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Cry for Freedom

Rajdeep Banerjee |

‘No peace can last, or ought to last, which does not recognize and accept the principle that governments derive all their just powers from the consent of the governed, and that no right anywhere exists to hand peoples about from sovereignty to sovereignty as if they were property,” said President Woodrow Wilson of America in a 1917 address.

The issue of unilateral secession has always been controversial. The recent case of Catalonia only highlights the continuing confusion in dealing with the issue. International law contains neither a right of unilateral secession nor the explicit denial of such a right. It’s no doubt true that international law places great importance on the territorial integrity of nation states. The creation of new states is generally determined by the domestic law of the existing state from which the new entity secedes.

But the right of self-determination allows, in certain circumstances, to secede unilaterally. Article 1 of the United Nations Charter mandates developing friendly relations among nations based on respect for the principle of equal rights and self-determination of peoples, and to take other appropriate measures to strengthen universal peace; also Article 1 of the International Covenant on Civil and Political Rights and the International Covenant on Economic, Social and Cultural Rights both declare that “All peoples have the right of self-determination. By virtue of that right they freely determine their political status and freely pursue their economic, social and cultural development.”

Even the UN General Assembly’s Declaration on Principles of International Law concerning Friendly Relations and Co-operation among States in accordance with the Charter of the United Nations, GA Res. 2625 (XXV) (Declaration on Friendly Relations, 1970), states that by virtue of the principle of equal rights and self-determination of peoples enshrined in the Charter, all people have the right freely to determine, without external interference, their political status and to pursue their economic, social and cultural development, and every State has the duty to respect this right in accordance with the provisions of the Charter.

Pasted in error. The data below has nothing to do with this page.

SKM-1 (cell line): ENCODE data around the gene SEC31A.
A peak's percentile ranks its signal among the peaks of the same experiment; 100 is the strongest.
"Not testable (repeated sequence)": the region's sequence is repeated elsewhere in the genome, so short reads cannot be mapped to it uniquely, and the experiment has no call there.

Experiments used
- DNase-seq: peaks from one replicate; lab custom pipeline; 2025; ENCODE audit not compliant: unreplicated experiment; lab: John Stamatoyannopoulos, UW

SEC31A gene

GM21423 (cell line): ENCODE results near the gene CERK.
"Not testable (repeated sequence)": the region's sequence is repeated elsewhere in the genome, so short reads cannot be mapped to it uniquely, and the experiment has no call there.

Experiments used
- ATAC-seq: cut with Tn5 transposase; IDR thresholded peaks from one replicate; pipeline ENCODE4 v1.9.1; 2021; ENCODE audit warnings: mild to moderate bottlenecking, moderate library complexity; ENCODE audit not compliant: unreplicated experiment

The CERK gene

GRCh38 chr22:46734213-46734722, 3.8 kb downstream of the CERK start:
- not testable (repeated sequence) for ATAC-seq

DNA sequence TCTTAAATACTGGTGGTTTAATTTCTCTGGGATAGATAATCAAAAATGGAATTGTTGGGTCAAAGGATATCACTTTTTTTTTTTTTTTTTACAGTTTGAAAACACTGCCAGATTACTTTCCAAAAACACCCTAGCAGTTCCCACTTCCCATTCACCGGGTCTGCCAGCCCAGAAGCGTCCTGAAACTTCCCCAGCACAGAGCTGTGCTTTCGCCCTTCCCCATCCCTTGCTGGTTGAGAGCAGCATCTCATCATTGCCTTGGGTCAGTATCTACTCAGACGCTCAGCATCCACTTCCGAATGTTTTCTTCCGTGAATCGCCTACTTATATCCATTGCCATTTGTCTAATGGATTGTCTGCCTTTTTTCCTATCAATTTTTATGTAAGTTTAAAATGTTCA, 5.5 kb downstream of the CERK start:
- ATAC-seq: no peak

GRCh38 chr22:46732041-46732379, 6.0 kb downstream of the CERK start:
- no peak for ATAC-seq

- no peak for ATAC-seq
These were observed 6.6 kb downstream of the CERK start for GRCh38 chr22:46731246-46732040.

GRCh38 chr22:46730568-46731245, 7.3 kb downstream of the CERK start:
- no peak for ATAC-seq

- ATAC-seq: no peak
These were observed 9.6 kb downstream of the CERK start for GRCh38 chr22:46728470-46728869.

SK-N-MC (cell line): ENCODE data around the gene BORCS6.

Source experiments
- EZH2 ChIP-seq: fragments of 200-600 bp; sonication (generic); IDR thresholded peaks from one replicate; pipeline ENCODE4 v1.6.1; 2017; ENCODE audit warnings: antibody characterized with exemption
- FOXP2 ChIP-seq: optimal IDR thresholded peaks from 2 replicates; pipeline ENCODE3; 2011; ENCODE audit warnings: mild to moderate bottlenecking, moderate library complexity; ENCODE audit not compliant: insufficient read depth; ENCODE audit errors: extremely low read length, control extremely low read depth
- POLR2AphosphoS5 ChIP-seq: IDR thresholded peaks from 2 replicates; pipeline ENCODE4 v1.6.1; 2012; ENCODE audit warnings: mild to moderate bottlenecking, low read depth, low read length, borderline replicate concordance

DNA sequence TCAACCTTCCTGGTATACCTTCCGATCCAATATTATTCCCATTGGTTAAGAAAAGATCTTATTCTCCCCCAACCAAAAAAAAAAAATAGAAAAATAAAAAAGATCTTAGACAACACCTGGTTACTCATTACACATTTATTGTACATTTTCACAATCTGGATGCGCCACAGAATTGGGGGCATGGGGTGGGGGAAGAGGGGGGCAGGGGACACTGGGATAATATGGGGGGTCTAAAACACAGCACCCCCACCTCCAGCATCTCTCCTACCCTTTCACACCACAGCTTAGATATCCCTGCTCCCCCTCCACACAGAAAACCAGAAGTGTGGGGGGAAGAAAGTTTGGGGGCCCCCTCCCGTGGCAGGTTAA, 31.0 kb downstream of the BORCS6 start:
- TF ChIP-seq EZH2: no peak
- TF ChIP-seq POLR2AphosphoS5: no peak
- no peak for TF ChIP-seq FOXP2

After the end of World War II, many new countries came into existence using the right to self-determination. But creation of new countries thereafter through unilateral secession has been a very difficult task. To take the case of Kosovo, following the Kosovo War, UN Resolution 1244 (1999) established an international civil and security presence in Kosovo with full civil and political authority and sole responsibility for the governance of Kosovo. As per UNMIK regulation 1999/1 all legislative and executive authority with respect to Kosovo was vested in UNMIK and exercised by the Special Representative. Thus an international territorial administration was set up and the primary reasons were humanitarian purposes, stabilisation of Kosovo and for the re-establishment of a basic public order. The interim administration was thus designed to suspend temporarily Serbia’s exercise of its authority flowing from its continuing sovereignty over the territory of Kosovo.

Kosovo’s declaration of independence was adopted on 17 February 2008 by the Assembly of Kosovo. In the Kosovo Advisory Opinion (2010, ICJ) the ICJ was asked to opine on whether or not the declaration of independence was in accordance with international law. The Court observed that the purpose of the legal regime established under resolution 1244 (1999) was to establish, organise and oversee the development of local institutions of self-government in Kosovo under the aegis of the interim international presence. The purpose of resolution 1244 was thus to establish a temporary, exceptional legal regime which superseded the Serbian legal order and which aimed at the stabilisation of Kosovo and that it was designed to do so on an interim basis.